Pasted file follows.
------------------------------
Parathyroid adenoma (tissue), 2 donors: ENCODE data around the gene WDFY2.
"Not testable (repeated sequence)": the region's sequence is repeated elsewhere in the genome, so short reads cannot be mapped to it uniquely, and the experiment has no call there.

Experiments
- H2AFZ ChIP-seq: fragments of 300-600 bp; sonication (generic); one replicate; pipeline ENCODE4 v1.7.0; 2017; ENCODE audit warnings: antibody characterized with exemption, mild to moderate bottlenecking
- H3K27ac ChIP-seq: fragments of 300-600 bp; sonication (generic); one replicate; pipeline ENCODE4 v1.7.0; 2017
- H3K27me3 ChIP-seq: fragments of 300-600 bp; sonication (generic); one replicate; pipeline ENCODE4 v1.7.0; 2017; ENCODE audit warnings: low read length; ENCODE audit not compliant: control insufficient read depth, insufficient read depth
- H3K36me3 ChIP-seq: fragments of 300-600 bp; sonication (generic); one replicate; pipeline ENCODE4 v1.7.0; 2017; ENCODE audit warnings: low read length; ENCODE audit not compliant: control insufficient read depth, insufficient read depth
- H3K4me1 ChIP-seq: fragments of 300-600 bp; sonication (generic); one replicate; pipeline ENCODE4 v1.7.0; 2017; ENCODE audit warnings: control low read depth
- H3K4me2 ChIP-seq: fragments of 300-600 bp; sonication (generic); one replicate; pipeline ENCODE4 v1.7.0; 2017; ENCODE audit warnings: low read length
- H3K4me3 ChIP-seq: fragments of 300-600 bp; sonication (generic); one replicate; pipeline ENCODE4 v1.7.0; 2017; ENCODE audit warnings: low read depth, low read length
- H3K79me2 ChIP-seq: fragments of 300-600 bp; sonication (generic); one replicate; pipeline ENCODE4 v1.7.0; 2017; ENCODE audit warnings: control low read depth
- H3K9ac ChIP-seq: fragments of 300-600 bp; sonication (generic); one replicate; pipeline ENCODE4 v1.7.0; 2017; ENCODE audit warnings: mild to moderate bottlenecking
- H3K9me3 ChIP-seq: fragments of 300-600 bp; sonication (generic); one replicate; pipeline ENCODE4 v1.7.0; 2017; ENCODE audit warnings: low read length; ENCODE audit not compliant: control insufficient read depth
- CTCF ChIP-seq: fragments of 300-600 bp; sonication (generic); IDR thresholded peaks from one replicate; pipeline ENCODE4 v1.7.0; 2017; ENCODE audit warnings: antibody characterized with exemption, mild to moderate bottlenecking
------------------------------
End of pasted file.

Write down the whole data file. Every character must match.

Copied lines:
Parathyroid adenoma (tissue), 2 donors: ENCODE data around the gene WDFY2.
"Not testable (repeated sequence)": the region's sequence is repeated elsewhere in the genome, so short reads cannot be mapped to it uniquely, and the experiment has no call there.

Experiments
- H2AFZ ChIP-seq: fragments of 300-600 bp; sonication (generic); one replicate; pipeline ENCODE4 v1.7.0; 2017; ENCODE audit warnings: antibody characterized with exemption, mild to moderate bottlenecking
- H3K27ac ChIP-seq: fragments of 300-600 bp; sonication (generic); one replicate; pipeline ENCODE4 v1.7.0; 2017
- H3K27me3 ChIP-seq: fragments of 300-600 bp; sonication (generic); one replicate; pipeline ENCODE4 v1.7.0; 2017; ENCODE audit warnings: low read length; ENCODE audit not compliant: control insufficient read depth, insufficient read depth
- H3K36me3 ChIP-seq: fragments of 300-600 bp; sonication (generic); one replicate; pipeline ENCODE4 v1.7.0; 2017; ENCODE audit warnings: low read length; ENCODE audit not compliant: control insufficient read depth, insufficient read depth
- H3K4me1 ChIP-seq: fragments of 300-600 bp; sonication (generic); one replicate; pipeline ENCODE4 v1.7.0; 2017; ENCODE audit warnings: control low read depth
- H3K4me2 ChIP-seq: fragments of 300-600 bp; sonication (generic); one replicate; pipeline ENCODE4 v1.7.0; 2017; ENCODE audit warnings: low read length
- H3K4me3 ChIP-seq: fragments of 300-600 bp; sonication (generic); one replicate; pipeline ENCODE4 v1.7.0; 2017; ENCODE audit warnings: low read depth, low read length
- H3K79me2 ChIP-seq: fragments of 300-600 bp; sonication (generic); one replicate; pipeline ENCODE4 v1.7.0; 2017; ENCODE audit warnings: control low read depth
- H3K9ac ChIP-seq: fragments of 300-600 bp; sonication (generic); one replicate; pipeline ENCODE4 v1.7.0; 2017; ENCODE audit warnings: mild to moderate bottlenecking
- H3K9me3 ChIP-seq: fragments of 300-600 bp; sonication (generic); one replicate; pipeline ENCODE4 v1.7.0; 2017; ENCODE audit warnings: low read length; ENCODE audit not compliant: control insufficient read depth
- CTCF ChIP-seq: fragments of 300-600 bp; sonication (generic); IDR thresholded peaks from one replicate; pipeline ENCODE4 v1.7.0; 2017; ENCODE audit warnings: antibody characterized with exemption, mild to moderate bottlenecking